ROOTLESS – Book Review

  • Format: Kindle Edition
  • Author: Kaushik Roy
  • Genre: Historical Fiction
  • Print Length: 135 pages
  • Publisher: Half Baked Beans (22 July 2018)

BLURB as on Goodreads

Shahil Kabir, a young IT professional has grown up in a middle-class family with his father and grandmother. His peaceful 9 to 5 job is more than enough to make him happy until his grandmother passes away. He discovers a bunch of personal letters, reading them he senses that his biological grandfather can be someone else than he knows. He decides to visit his grandmother’s birthplace in Bangladesh to solve the puzzle of his grandfather’s identity.

Will he succeed in resolving his identity crisis? Will the journey turn his life topsy-turvy?

Based on facts and lives, this novel reveals the brutal cold-blooded massacre of millions of innocents and the series of assassinations of National Heroes even after the independence of a newborn country, Bangladesh.

My Review

I’ve been meaning to read Rootless for a long time after listening to all the rave reviews it received. So, when I got to know that the book is running free I thought it best to grab the opportunity and dive into it. I am elated that I made a right pick there!

Rootless is an evocative tale bringing out the story that lingers in the past and is waiting eagerly to catch us. A story which has love, patriotism, sacrifice, humanity, and friendship! A story which speaks of the many lost lives, of the many bruises people have on their hearts, of the many bitter memories, of the many entanglements of religion and nation, of the many atrocities the people were subjected, of the many dreams that were put to test and rest!

Shahil Kabir, a young IT professional, is in search of his true identity. He wants to determine the truth behind his biological grandfather. He wants to dig in the graves of the past to know the truth of her grandmother. He desires to uncover the past and so he did, he did it tirelessly. He makes efforts, the pieces of the puzzle are found and put together as the truth jostles for space, the reality hits hard. It is bewildering, emotional, and soft. The events unfolding themselves one by one makes is heart-warming. It is beautiful.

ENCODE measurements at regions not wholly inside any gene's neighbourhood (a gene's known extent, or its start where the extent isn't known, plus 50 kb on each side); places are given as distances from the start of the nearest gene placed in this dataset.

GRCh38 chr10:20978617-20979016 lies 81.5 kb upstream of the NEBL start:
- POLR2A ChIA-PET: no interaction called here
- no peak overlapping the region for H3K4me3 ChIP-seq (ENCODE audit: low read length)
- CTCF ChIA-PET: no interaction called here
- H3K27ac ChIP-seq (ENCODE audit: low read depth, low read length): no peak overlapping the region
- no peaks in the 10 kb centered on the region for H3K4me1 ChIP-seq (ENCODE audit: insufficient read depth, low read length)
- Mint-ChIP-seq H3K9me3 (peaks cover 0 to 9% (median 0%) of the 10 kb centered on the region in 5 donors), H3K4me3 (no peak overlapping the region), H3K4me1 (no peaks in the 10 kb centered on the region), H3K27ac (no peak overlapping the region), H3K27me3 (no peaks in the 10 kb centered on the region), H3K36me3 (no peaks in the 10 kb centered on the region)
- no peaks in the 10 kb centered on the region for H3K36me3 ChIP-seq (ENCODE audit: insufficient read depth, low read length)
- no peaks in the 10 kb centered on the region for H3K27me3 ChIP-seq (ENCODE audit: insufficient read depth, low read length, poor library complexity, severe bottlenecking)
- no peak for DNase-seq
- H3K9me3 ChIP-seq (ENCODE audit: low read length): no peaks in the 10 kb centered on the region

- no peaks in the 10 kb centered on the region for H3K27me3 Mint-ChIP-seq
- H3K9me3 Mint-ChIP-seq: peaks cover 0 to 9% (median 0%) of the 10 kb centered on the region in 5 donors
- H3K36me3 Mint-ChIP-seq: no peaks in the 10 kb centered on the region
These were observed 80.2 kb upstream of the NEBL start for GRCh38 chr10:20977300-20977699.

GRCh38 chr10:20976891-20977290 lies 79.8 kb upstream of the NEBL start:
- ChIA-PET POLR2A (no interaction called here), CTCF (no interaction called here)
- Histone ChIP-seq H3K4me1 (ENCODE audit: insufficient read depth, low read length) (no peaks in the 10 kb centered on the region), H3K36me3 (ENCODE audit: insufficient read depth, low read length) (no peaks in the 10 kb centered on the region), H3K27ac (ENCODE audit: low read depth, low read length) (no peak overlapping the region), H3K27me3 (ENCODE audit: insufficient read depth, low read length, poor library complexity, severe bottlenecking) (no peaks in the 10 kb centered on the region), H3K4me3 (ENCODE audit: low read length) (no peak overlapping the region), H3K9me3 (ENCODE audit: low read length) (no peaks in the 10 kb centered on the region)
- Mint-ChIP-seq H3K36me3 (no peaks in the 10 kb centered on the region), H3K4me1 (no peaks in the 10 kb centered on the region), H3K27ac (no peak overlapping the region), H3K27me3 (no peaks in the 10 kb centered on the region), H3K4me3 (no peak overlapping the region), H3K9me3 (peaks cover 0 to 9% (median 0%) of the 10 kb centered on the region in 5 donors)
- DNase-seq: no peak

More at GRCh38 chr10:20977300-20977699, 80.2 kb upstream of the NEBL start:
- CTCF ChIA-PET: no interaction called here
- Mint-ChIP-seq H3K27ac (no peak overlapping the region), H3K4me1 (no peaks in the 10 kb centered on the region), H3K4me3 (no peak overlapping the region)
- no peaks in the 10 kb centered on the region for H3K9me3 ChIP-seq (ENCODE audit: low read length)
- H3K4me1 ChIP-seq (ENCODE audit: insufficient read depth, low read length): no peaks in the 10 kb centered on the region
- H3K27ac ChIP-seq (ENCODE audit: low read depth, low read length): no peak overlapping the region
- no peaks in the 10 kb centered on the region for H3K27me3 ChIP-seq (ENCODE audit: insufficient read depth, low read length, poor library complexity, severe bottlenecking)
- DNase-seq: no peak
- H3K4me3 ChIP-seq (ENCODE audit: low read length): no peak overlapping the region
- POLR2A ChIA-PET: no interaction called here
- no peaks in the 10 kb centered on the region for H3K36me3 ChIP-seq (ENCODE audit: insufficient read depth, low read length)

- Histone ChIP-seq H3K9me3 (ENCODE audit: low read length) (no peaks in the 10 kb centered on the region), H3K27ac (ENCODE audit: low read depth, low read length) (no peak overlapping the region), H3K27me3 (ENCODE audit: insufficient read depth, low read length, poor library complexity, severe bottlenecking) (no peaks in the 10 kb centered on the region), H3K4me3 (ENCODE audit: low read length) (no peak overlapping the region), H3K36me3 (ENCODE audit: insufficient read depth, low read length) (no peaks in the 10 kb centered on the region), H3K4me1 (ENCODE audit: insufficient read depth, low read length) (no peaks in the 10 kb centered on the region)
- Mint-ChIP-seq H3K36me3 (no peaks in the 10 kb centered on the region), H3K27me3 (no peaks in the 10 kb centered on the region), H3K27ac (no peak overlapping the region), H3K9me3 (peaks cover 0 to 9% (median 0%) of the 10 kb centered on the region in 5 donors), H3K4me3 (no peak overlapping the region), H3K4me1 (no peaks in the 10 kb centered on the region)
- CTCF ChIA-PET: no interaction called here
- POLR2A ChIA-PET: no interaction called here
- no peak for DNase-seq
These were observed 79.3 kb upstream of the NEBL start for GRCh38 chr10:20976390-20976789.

I am in no mood of giving the spoilers so go and check out the book for yourself. And why do I loved it? Here’s why:

  • It dwells on a topic which hasn’t been read by me before. It revolves around the events leading to the Liberation War of 1971, the Bhasa Andolan, the partition, the religion, and brings out the substance very well. By the way, have you heard of the ‘war child?’
  • The narrative is compelling. The author has woven a story about a girl falling in love and then escaping the shackles of religion beautifully. What is more beatific is something which the book is primarily about – the Rootless. It points toward one thing – Humanity is above Blood! The message is clear and piques our interest with full strength and then the book finishes off in style.
  • It brought me to the old charm of hand-written letters. Aah! It is so amazing to behold the writing that goes to and fro with the exchange of letters. The author has deftly carved out a story through them. He looked into the history with them.
  • The narration is fine and detailed. It is developed very carefully along with absolutely amazing characterization. Yet, there were points where I felt that the story could have been tightened. Perhaps, a round of editing would do it well.
  • Lastly, it is pretty much unconventional and emotional and a thing like this, should not be left behind. So, go and pick this book up!

If historical fiction is your genre, if emotions appeal you, if you want suspense and mystery, if you want intensity, then go for this intricately woven book.

MY RATING: 4/ 5 


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